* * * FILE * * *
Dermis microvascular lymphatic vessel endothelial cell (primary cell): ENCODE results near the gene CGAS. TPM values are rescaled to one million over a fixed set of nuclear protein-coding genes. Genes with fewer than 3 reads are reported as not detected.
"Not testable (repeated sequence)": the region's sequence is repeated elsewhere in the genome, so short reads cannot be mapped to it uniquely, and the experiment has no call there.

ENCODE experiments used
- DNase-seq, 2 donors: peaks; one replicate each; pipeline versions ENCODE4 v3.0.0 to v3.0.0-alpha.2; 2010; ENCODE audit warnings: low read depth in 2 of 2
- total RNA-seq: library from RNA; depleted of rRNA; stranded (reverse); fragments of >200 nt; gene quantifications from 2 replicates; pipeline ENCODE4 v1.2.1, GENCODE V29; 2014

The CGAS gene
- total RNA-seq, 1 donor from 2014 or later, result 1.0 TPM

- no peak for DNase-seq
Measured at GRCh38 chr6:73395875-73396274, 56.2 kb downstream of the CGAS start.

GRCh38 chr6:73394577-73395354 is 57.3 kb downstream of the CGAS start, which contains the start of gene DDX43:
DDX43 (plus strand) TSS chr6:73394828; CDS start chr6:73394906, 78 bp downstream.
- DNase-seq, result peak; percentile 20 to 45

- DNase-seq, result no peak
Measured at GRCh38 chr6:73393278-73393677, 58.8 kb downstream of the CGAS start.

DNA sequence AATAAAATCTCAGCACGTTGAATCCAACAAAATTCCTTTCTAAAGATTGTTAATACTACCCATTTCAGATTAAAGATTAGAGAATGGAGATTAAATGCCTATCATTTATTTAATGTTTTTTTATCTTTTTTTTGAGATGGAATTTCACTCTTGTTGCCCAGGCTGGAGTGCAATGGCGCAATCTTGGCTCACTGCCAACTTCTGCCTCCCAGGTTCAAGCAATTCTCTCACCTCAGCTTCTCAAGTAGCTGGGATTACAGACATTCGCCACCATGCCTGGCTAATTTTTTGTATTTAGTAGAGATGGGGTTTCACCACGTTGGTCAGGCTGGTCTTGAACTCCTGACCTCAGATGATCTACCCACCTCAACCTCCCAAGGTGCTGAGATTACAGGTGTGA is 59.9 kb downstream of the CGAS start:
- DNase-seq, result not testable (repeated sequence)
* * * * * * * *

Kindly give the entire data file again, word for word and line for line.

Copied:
Dermis microvascular lymphatic vessel endothelial cell (primary cell): ENCODE results near the gene CGAS. TPM values are rescaled to one million over a fixed set of nuclear protein-coding genes. Genes with fewer than 3 reads are reported as not detected.
"Not testable (repeated sequence)": the region's sequence is repeated elsewhere in the genome, so short reads cannot be mapped to it uniquely, and the experiment has no call there.

ENCODE experiments used
- DNase-seq, 2 donors: peaks; one replicate each; pipeline versions ENCODE4 v3.0.0 to v3.0.0-alpha.2; 2010; ENCODE audit warnings: low read depth in 2 of 2
- total RNA-seq: library from RNA; depleted of rRNA; stranded (reverse); fragments of >200 nt; gene quantifications from 2 replicates; pipeline ENCODE4 v1.2.1, GENCODE V29; 2014

The CGAS gene
- total RNA-seq, 1 donor from 2014 or later, result 1.0 TPM

- no peak for DNase-seq
Measured at GRCh38 chr6:73395875-73396274, 56.2 kb downstream of the CGAS start.

GRCh38 chr6:73394577-73395354 is 57.3 kb downstream of the CGAS start, which contains the start of gene DDX43:
DDX43 (plus strand) TSS chr6:73394828; CDS start chr6:73394906, 78 bp downstream.
- DNase-seq, result peak; percentile 20 to 45

- DNase-seq, result no peak
Measured at GRCh38 chr6:73393278-73393677, 58.8 kb downstream of the CGAS start.

DNA sequence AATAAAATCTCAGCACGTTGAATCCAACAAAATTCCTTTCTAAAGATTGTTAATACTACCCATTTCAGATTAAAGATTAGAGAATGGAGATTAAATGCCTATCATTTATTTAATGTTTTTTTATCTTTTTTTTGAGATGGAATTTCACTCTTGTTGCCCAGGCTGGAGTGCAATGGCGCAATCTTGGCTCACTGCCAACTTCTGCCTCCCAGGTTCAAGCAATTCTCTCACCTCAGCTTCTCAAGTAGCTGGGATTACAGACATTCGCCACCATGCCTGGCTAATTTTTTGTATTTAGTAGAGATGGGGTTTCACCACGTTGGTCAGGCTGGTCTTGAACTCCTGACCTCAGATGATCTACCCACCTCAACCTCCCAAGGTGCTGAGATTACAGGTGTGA is 59.9 kb downstream of the CGAS start:
- DNase-seq, result not testable (repeated sequence)